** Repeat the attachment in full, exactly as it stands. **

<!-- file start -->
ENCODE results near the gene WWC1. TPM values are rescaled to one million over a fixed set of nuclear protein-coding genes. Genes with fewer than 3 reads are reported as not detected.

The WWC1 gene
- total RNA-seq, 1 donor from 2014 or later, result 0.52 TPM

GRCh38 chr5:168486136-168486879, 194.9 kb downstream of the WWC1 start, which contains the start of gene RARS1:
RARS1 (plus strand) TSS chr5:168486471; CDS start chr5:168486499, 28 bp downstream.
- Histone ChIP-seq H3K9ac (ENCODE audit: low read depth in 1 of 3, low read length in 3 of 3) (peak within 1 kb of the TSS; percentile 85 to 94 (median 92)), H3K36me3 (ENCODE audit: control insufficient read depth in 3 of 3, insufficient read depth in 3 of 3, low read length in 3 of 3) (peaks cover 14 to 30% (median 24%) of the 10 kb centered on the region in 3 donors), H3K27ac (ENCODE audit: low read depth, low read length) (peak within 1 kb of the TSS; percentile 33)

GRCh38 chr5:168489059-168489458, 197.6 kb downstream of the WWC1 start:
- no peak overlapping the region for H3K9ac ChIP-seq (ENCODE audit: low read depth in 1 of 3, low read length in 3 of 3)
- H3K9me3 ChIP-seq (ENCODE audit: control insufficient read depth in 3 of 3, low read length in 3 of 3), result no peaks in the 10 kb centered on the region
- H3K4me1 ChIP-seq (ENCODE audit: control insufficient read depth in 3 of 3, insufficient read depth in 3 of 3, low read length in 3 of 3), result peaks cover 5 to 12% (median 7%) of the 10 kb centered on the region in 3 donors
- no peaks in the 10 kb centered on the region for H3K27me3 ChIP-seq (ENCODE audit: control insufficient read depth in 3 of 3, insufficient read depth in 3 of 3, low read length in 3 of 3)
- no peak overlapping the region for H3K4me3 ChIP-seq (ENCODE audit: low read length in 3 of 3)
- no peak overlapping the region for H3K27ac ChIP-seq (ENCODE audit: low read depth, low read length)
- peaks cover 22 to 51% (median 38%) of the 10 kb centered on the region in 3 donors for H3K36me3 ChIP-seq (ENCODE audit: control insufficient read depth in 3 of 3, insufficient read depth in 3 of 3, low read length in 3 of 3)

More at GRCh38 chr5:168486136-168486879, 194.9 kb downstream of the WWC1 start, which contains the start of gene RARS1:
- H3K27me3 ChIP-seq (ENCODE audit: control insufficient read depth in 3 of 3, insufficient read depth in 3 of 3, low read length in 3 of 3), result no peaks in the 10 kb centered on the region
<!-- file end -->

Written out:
ENCODE results near the gene WWC1. TPM values are rescaled to one million over a fixed set of nuclear protein-coding genes. Genes with fewer than 3 reads are reported as not detected.

The WWC1 gene
- total RNA-seq, 1 donor from 2014 or later, result 0.52 TPM

GRCh38 chr5:168486136-168486879, 194.9 kb downstream of the WWC1 start, which contains the start of gene RARS1:
RARS1 (plus strand) TSS chr5:168486471; CDS start chr5:168486499, 28 bp downstream.
- Histone ChIP-seq H3K9ac (ENCODE audit: low read depth in 1 of 3, low read length in 3 of 3) (peak within 1 kb of the TSS; percentile 85 to 94 (median 92)), H3K36me3 (ENCODE audit: control insufficient read depth in 3 of 3, insufficient read depth in 3 of 3, low read length in 3 of 3) (peaks cover 14 to 30% (median 24%) of the 10 kb centered on the region in 3 donors), H3K27ac (ENCODE audit: low read depth, low read length) (peak within 1 kb of the TSS; percentile 33)

GRCh38 chr5:168489059-168489458, 197.6 kb downstream of the WWC1 start:
- no peak overlapping the region for H3K9ac ChIP-seq (ENCODE audit: low read depth in 1 of 3, low read length in 3 of 3)
- H3K9me3 ChIP-seq (ENCODE audit: control insufficient read depth in 3 of 3, low read length in 3 of 3), result no peaks in the 10 kb centered on the region
- H3K4me1 ChIP-seq (ENCODE audit: control insufficient read depth in 3 of 3, insufficient read depth in 3 of 3, low read length in 3 of 3), result peaks cover 5 to 12% (median 7%) of the 10 kb centered on the region in 3 donors
- no peaks in the 10 kb centered on the region for H3K27me3 ChIP-seq (ENCODE audit: control insufficient read depth in 3 of 3, insufficient read depth in 3 of 3, low read length in 3 of 3)
- no peak overlapping the region for H3K4me3 ChIP-seq (ENCODE audit: low read length in 3 of 3)
- no peak overlapping the region for H3K27ac ChIP-seq (ENCODE audit: low read depth, low read length)
- peaks cover 22 to 51% (median 38%) of the 10 kb centered on the region in 3 donors for H3K36me3 ChIP-seq (ENCODE audit: control insufficient read depth in 3 of 3, insufficient read depth in 3 of 3, low read length in 3 of 3)

More at GRCh38 chr5:168486136-168486879, 194.9 kb downstream of the WWC1 start, which contains the start of gene RARS1:
- H3K27me3 ChIP-seq (ENCODE audit: control insufficient read depth in 3 of 3, insufficient read depth in 3 of 3, low read length in 3 of 3), result no peaks in the 10 kb centered on the region